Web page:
Of course, it could be argued that this is all very nice, but as less than 2% of the Australian population actually farms these ideas are quite irrelevant. Thompson argues that even if the social and material conditions of agrarianism are not currently present to produce virtue, people “can come to understanding of virtue when such a society is taken as a model.” Thompson suggests that these virtues can be cultivated in a “vicarious manner.” Although the actual social and material conditions of agrarian life would make it easier to cultivate agrarian virtues, Thompson suggests that surrogates such as poetry, literature, farm experiences and farmers’ markets make it possible to cultivate virtues.

Thompson’s cultivation of agrarian virtue is just one example of an attempt to renew thinking about the relation between food and the self. There are many others. However, these approaches are not without their problems.

For starters they can be terribly bourgeois. As the historian Thomas Govan wrote in the 1960s, it is the teachers, writers, philosophers and poets who propagate this nostalgic notion of virtuous food practices – those “who milked no cows, shovelled no manure, and picked no cotton or peas.” Writing in the same period, Richard Hofstadter suggested that the “more commercial society became … the more reason it found to cling in imagination to the noncommercial agrarian values.”

The mid-twentieth century nostalgia for non-commercial values has reappeared in the food practices of urban-dwellers in first decades of the twenty-first century. Farmers’ markets, homesteading, community-supported agriculture, slow-food, or dumpster diving are all old yet new food practice that some people are adopting.

Echoing Govan and Hofstadter, critics today have pointed out the way an overwhelming sense of these virtues has blinded some advocates to past and present gendered, class and race inequalities. I have discussed aspects these at greater length elsewhere.

However, a related problem is when the benefits of intentional food practices are overstated. Growing tomatoes on your windowsill may be a useful practice for cultivating a particular attitude towards food and the environment, but it is not going to stop climate change or revolutionise the food system. These limitations, however, should not mean that we simply disregard any value in thinking and acting differently in the way we acquire, prepare and consume food.

It isn’t surprising that the critiques of romantic nostalgia and bourgeois individualism aimed at alternative food are also levelled at Foucault’s idea on care of the self. Lois McNay, for examples, contends that Foucault’s care of the self focuses too heavily on the individual and “amounts to an amoral project for privileged minorities.”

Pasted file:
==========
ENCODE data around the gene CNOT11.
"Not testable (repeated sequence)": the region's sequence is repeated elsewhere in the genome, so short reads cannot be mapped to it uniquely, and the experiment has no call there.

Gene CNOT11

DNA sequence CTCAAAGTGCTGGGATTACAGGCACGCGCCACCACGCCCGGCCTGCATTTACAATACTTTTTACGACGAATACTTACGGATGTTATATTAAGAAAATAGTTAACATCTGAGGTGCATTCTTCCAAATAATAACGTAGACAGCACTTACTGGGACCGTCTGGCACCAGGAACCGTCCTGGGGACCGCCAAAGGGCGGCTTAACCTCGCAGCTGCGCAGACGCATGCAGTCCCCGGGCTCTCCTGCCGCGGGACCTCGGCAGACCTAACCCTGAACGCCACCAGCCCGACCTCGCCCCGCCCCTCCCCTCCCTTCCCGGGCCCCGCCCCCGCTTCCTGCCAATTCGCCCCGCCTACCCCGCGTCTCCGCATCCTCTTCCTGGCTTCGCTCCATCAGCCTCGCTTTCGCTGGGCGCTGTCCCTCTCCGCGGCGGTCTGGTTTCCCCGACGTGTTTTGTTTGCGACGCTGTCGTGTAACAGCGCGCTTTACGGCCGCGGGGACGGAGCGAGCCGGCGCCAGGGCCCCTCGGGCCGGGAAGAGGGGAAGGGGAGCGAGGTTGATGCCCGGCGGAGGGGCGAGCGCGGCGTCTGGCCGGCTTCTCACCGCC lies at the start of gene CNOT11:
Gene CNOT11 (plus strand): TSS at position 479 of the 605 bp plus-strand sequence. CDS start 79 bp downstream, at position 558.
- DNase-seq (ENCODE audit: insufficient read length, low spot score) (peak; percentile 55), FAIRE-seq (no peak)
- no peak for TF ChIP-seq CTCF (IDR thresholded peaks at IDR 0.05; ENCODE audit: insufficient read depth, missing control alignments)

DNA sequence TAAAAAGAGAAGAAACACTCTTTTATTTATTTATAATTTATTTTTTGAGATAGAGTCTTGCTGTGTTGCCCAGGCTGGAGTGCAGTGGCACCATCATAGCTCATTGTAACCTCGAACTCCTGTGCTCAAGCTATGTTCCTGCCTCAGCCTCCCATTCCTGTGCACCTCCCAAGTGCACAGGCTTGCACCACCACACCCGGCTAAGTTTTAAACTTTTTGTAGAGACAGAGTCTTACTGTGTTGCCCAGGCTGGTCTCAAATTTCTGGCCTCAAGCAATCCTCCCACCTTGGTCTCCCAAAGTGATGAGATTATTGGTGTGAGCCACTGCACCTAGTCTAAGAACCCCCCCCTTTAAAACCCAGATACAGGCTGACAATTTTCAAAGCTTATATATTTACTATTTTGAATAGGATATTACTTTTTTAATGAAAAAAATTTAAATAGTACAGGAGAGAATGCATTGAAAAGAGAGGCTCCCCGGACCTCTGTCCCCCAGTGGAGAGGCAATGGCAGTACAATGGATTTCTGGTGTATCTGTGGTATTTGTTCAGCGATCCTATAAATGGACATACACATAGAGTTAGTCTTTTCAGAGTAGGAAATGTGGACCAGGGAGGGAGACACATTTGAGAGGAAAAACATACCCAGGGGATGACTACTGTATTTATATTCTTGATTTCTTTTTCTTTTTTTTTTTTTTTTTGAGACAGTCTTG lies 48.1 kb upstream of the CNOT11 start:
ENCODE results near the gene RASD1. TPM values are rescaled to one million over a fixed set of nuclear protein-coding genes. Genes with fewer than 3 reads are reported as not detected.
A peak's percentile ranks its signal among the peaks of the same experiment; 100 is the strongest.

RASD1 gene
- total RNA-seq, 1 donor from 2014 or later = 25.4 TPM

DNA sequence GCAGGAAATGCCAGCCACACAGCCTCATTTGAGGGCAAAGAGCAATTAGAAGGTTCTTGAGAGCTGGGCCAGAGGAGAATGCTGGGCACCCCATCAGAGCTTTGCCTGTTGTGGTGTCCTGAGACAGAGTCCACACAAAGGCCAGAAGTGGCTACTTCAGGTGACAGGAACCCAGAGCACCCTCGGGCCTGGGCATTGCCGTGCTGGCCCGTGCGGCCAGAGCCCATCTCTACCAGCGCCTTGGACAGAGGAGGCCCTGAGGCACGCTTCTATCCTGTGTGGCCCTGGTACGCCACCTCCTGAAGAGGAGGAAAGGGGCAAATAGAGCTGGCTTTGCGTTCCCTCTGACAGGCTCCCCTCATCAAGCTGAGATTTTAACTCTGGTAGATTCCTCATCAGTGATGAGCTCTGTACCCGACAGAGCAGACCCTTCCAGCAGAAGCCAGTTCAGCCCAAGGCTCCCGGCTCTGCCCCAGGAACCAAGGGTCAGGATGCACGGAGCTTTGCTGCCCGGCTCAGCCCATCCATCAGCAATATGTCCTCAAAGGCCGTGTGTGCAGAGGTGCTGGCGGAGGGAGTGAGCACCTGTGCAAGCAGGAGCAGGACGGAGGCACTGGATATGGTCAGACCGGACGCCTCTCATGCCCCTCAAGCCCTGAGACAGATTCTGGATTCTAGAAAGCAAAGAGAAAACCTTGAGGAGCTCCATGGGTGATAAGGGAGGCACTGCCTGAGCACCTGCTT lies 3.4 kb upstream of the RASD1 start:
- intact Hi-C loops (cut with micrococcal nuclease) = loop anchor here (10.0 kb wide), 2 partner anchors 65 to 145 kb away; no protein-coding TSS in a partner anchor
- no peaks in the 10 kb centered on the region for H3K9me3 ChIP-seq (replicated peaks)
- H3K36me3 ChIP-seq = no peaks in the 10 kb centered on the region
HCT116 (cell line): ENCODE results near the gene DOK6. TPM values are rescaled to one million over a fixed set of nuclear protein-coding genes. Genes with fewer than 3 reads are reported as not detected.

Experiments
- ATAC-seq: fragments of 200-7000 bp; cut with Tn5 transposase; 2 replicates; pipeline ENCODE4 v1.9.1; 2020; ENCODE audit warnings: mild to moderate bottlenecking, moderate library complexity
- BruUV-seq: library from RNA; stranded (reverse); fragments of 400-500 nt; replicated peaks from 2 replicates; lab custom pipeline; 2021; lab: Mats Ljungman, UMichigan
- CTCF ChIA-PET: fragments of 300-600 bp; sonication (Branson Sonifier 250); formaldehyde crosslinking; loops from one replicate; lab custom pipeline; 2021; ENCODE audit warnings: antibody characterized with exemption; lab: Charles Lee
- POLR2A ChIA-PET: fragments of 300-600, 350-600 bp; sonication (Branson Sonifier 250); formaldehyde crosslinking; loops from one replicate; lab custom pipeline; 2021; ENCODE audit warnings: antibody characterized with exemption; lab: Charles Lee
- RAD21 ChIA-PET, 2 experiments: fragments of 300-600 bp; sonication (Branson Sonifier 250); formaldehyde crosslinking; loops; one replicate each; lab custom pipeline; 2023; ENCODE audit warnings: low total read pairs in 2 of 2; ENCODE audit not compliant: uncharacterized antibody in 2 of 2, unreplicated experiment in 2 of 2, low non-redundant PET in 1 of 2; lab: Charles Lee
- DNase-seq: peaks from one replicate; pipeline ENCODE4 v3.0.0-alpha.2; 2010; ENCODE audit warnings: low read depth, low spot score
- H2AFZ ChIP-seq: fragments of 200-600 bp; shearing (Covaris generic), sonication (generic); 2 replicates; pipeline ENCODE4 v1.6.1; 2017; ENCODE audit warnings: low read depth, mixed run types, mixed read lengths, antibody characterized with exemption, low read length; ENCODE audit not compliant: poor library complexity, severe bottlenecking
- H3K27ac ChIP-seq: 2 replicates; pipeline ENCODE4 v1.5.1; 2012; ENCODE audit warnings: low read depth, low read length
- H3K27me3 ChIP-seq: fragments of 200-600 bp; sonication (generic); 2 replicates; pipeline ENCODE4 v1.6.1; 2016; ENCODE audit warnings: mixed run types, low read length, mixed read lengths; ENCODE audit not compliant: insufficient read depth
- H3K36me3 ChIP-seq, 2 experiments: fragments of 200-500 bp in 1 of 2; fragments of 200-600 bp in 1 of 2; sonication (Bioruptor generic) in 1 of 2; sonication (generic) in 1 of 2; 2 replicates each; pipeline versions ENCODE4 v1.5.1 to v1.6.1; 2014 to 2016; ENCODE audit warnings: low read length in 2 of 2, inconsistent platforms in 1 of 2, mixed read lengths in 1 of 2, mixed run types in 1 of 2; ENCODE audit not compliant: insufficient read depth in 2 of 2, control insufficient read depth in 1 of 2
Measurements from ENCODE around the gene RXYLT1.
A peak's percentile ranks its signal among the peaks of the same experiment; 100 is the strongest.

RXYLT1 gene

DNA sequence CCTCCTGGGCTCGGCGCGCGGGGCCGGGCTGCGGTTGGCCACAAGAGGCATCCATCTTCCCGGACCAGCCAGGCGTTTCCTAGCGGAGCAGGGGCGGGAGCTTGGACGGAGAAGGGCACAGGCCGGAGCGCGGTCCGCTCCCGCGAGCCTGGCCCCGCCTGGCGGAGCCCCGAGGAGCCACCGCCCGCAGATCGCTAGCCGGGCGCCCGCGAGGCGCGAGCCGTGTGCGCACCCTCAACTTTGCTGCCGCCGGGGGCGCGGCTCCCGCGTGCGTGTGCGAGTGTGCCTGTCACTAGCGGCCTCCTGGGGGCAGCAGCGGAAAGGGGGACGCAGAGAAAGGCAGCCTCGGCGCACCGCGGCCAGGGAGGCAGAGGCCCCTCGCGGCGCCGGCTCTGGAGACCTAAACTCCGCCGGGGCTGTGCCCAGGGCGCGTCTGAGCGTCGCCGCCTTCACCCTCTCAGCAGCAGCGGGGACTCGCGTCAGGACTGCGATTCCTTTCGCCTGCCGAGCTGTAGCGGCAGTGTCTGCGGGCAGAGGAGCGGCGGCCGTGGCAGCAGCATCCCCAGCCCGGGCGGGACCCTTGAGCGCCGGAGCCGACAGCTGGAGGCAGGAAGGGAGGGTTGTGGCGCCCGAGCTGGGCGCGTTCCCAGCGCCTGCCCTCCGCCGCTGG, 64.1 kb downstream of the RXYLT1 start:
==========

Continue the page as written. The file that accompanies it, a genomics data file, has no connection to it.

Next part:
These are important criticisms that cannot be fully dealt with here, except to emphasise that the care and cultivation of the self is not performed in self-imposed isolation or exile. It is in the context of relations with others – an ethics of the self in community.

Likewise, food practices are not performed in isolation, but are social practices that structure ways of relating with others. Food is a central site for relating to oneself and others in material, social and moral registers. The etymology of companion as “bread fellow” or “to break bread with” illustrates the shared ethical practice of food.

There are many examples of the way food is being used to transform individuals and communities, particularly as a means to reconcile differences and dispel fears of the other. For example, an Israeli hummus restaurant is offering a 50% discount to tables seating both Arab and Jewish diners. The Welcome Dinner Project is using a shared meal to connect newly arrived people with more established Australians. The rising interest in Aboriginal foods presents an opportunity for deeper understanding of Aboriginal foodways, which has often been denigrated and dismissed as “primitive.”

The transformative potential of these practices also carries the risk of co-option, either through commercial exploitation or the shallow sentiment of chasing culinary exotica. These practices can also be crushed under the weight of unrealistic expectations. Getting people to share a meal is not going to solve the conflict in Israel and Palestine, eradicate xenophobia, or redress the dispossession of Indigenous Australians. But such practices of the self with others can serve to transform the lives of those sitting at the table.

“You are what you eat” has become hackneyed and calcified with moralistic health messages. Perhaps instead we should start thinking and acting on the idea that “as we eat with others, we become who we are.”

Contested health advice: celebrity doctor vs celebrity chef

In response to Pete Evans’ advice that “calcium from dairy can remove the calcium from your bones”, Dr Brad Robinson used Facebook to ask Evans.

“Can we make a deal? You don’t give medical advice and I won’t tell you how to best shuck oysters. Agreed?”

Sounds reasonable, yet the lines aren’t so clear.